Printer Friendly

Hospitalist programs can be improved.

The current hospitalist model has shown the potential to improve quality of care, increase efficiency, and improve patient satisfaction. With the demand for hospitalists estimated to reach 19,000 by 2008, I have little doubt that every hospital in this country of significant size will have a hospitalist program of some type within the next few years.

Yet many of these programs bring little if any significant value to their hospitals or patients. They have shown some effectiveness in generating revenue for the hospitalist group and accommodating primary care physicians who prefer not to go to the hospital.

However, they do little to improve patient care or to improve hospital function. All that has changed is the type of physician taking care of the patient.

Little, if anything, has been done to actually improve how care is provided.

If executed properly, a hospitalist program with expanded features and services can return significant value to hospitals and patients. A more comprehensive and intelligently designed model can also significantly help the hospitalist physician by streamlining the process, providing support, and offloading nonclinical duties to nonphysician personnel.

Early in my career as a hospitalist, time-motion studies on the physicians in our group revealed that only 35% of our time was being spent on duties that needed to be done by a physician.

A number of things can be done to improve quality and value in a hospitalist program and at the same time, provide support that allows hospitalist physicians to focus on patient care and satisfaction. Our programs utilize a team approach, where clinical care coordinators manage patient flow, and the physicians make the clinical decisions.

These decisions are driven by hospitalist-authored protocols and orders based on evidence-based medicine. Handheld computers are used to store decision-support materials and to track patients and diagnoses.

Clinical care coordinators do a number of things, such as track and report care delays that are used to prepare reports to the hospital on how to improve patient flow and service. They also audit charts to make sure that evidence-based medicine is being practiced.

Our physicians use a national service center to dictate discharge reports that immediately notify referring primary care physicians about their patient's hospital stay. These reports also are used to gather data on patient care.

Patients are called within 48 hours of discharge to make sure their discharge plan is being accomplished.

The program uses patient satisfaction surveys, primary care physician satisfaction surveys, and hospitalist team surveys to analyze performance and improve team dynamics.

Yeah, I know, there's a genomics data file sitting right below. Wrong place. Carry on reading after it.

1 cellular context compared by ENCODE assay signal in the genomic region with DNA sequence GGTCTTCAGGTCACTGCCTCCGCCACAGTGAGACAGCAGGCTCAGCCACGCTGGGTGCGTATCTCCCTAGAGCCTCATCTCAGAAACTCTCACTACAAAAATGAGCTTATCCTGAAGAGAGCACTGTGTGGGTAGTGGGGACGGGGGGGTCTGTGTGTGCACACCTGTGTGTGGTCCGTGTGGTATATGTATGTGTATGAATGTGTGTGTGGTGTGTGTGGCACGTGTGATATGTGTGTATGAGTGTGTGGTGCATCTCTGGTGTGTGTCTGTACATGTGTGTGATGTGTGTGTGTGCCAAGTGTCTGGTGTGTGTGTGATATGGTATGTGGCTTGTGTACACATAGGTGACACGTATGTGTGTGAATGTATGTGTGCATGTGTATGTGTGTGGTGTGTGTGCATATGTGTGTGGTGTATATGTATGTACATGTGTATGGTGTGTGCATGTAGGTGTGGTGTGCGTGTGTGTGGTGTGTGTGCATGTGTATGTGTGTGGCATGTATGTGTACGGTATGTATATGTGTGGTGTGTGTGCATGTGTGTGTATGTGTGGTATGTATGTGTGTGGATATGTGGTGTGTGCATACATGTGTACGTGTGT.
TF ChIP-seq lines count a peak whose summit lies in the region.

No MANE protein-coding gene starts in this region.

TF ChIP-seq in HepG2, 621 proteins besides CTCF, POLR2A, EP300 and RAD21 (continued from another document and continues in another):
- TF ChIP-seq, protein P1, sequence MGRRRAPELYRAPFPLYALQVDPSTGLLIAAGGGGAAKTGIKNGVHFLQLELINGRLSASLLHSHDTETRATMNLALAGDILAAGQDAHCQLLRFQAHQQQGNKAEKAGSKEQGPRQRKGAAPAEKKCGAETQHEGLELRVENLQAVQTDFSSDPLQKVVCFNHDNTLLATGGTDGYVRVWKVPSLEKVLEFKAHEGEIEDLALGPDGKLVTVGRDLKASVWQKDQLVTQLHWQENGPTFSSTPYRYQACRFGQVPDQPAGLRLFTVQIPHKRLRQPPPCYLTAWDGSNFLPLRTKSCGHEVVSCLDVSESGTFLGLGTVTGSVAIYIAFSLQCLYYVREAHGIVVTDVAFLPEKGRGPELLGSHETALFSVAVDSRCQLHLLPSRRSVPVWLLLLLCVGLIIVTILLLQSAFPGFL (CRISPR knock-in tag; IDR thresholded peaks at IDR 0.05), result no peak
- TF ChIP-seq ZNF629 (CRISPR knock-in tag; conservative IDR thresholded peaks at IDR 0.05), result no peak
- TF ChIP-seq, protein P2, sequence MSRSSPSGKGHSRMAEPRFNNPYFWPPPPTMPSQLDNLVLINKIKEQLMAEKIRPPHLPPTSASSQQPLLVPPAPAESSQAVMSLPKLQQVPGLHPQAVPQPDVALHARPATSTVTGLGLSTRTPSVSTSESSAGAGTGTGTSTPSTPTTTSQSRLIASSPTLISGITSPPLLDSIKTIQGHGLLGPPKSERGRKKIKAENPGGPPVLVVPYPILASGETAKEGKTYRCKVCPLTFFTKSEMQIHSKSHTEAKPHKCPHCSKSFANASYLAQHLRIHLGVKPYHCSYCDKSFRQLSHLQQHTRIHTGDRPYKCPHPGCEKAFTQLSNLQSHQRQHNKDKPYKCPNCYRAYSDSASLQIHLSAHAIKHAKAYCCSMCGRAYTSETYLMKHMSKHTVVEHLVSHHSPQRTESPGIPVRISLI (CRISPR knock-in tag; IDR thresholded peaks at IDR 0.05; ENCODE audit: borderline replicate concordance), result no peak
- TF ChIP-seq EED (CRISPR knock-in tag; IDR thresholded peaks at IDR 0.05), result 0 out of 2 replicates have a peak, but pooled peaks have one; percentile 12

These efforts have helped us reduce readmission rates by up to 40% and reach patient satisfaction levels of 97%-99% in all of our programs.

Data from the program are tied to physician compensation to ensure that the hospital and the hospitalist-physician team are driven by the same incentives.

All of this creates value for the hospital by improving care, leading the charge to meet regulatory standards, and creating return on the dollars that the hospital has spent on the program.

Baptist Hospital in Pensacola, Fla., which is this year's winner of the Malcolm Baldridge Award for Quality, saved $2.6 million on patients in the first 2 years of using our program. The hospital also improved quality of care and hospital patient flow, as well as decreasing readmission rates.

This is what can happen when a hospital with vision recognizes what a well-designed and executed hospitalist program can do to help them meet the challenges of the future.

BY RON GREENO, M.D.

DR. RON GREENO is a hospitalist and chief medical officer of Cogent Healthcare, Irvine, Calif., which implements hospitalist programs across the country.
COPYRIGHT 2004 International Medical News Group
No portion of this article can be reproduced without the express written permission from the copyright holder.
Copyright 2004 Gale, Cengage Learning. All rights reserved.

Article Details
Printer friendly Cite/link Email Feedback
Title Annotation:Guest Editorial
Author:Greeno, Ron
Publication:Clinical Psychiatry News
Article Type:Editorial
Geographic Code:1USA
Date:Jul 1, 2004
Words:604
Previous Article:Depression and suicide.
Next Article:A personal look at brain injury.
Topics:


Related Articles
Hospitalists: who they are and what they do. (The Hospitalist Movement).
Developing a successful hospitalist program. (The Hospitalist Movement).
A league of one among broadcast editorialists. (Diversity of Opinion).
Foundation fundraising needs the support of NCEW members.
Russell Holman.

Terms of use | Privacy policy | Copyright © 2019 Farlex, Inc. | Feedback | For webmasters